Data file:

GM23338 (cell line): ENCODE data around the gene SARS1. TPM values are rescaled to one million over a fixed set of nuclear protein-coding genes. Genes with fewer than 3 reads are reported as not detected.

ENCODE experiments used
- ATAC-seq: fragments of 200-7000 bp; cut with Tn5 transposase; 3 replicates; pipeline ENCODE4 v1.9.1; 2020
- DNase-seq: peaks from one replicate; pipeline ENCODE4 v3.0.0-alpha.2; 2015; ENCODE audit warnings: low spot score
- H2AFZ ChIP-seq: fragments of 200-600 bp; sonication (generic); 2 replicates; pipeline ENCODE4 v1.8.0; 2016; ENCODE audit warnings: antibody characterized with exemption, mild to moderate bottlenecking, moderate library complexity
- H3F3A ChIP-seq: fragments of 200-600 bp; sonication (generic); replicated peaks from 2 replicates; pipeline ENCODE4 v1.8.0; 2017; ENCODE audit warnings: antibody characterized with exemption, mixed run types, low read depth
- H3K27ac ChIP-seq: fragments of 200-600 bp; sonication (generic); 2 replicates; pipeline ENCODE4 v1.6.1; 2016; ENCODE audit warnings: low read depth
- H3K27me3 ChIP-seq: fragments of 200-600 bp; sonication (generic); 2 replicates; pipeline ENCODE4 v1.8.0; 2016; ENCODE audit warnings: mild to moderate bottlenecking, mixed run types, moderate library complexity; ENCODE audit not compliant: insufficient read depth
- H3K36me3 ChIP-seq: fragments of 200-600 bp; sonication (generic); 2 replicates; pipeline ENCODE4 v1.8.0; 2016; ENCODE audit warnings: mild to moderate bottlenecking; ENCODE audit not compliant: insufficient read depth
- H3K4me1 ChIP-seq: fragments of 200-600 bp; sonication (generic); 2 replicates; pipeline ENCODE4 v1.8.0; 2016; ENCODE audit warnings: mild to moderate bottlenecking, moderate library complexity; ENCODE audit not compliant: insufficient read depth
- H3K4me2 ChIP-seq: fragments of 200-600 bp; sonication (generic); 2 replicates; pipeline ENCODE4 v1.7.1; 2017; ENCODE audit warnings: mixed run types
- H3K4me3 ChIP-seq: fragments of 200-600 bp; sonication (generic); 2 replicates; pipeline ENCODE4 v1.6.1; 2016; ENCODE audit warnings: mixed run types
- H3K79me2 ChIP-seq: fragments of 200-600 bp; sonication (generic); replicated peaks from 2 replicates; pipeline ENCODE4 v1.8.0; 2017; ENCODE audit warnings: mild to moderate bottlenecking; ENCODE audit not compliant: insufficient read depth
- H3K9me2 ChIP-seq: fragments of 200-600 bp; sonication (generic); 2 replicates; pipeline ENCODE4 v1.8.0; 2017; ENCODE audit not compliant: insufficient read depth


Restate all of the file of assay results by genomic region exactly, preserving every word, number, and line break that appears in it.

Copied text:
GM23338 (cell line): ENCODE data around the gene SARS1. TPM values are rescaled to one million over a fixed set of nuclear protein-coding genes. Genes with fewer than 3 reads are reported as not detected.

ENCODE experiments used
- ATAC-seq: fragments of 200-7000 bp; cut with Tn5 transposase; 3 replicates; pipeline ENCODE4 v1.9.1; 2020
- DNase-seq: peaks from one replicate; pipeline ENCODE4 v3.0.0-alpha.2; 2015; ENCODE audit warnings: low spot score
- H2AFZ ChIP-seq: fragments of 200-600 bp; sonication (generic); 2 replicates; pipeline ENCODE4 v1.8.0; 2016; ENCODE audit warnings: antibody characterized with exemption, mild to moderate bottlenecking, moderate library complexity
- H3F3A ChIP-seq: fragments of 200-600 bp; sonication (generic); replicated peaks from 2 replicates; pipeline ENCODE4 v1.8.0; 2017; ENCODE audit warnings: antibody characterized with exemption, mixed run types, low read depth
- H3K27ac ChIP-seq: fragments of 200-600 bp; sonication (generic); 2 replicates; pipeline ENCODE4 v1.6.1; 2016; ENCODE audit warnings: low read depth
- H3K27me3 ChIP-seq: fragments of 200-600 bp; sonication (generic); 2 replicates; pipeline ENCODE4 v1.8.0; 2016; ENCODE audit warnings: mild to moderate bottlenecking, mixed run types, moderate library complexity; ENCODE audit not compliant: insufficient read depth
- H3K36me3 ChIP-seq: fragments of 200-600 bp; sonication (generic); 2 replicates; pipeline ENCODE4 v1.8.0; 2016; ENCODE audit warnings: mild to moderate bottlenecking; ENCODE audit not compliant: insufficient read depth
- H3K4me1 ChIP-seq: fragments of 200-600 bp; sonication (generic); 2 replicates; pipeline ENCODE4 v1.8.0; 2016; ENCODE audit warnings: mild to moderate bottlenecking, moderate library complexity; ENCODE audit not compliant: insufficient read depth
- H3K4me2 ChIP-seq: fragments of 200-600 bp; sonication (generic); 2 replicates; pipeline ENCODE4 v1.7.1; 2017; ENCODE audit warnings: mixed run types
- H3K4me3 ChIP-seq: fragments of 200-600 bp; sonication (generic); 2 replicates; pipeline ENCODE4 v1.6.1; 2016; ENCODE audit warnings: mixed run types
- H3K79me2 ChIP-seq: fragments of 200-600 bp; sonication (generic); replicated peaks from 2 replicates; pipeline ENCODE4 v1.8.0; 2017; ENCODE audit warnings: mild to moderate bottlenecking; ENCODE audit not compliant: insufficient read depth
- H3K9me2 ChIP-seq: fragments of 200-600 bp; sonication (generic); 2 replicates; pipeline ENCODE4 v1.8.0; 2017; ENCODE audit not compliant: insufficient read depth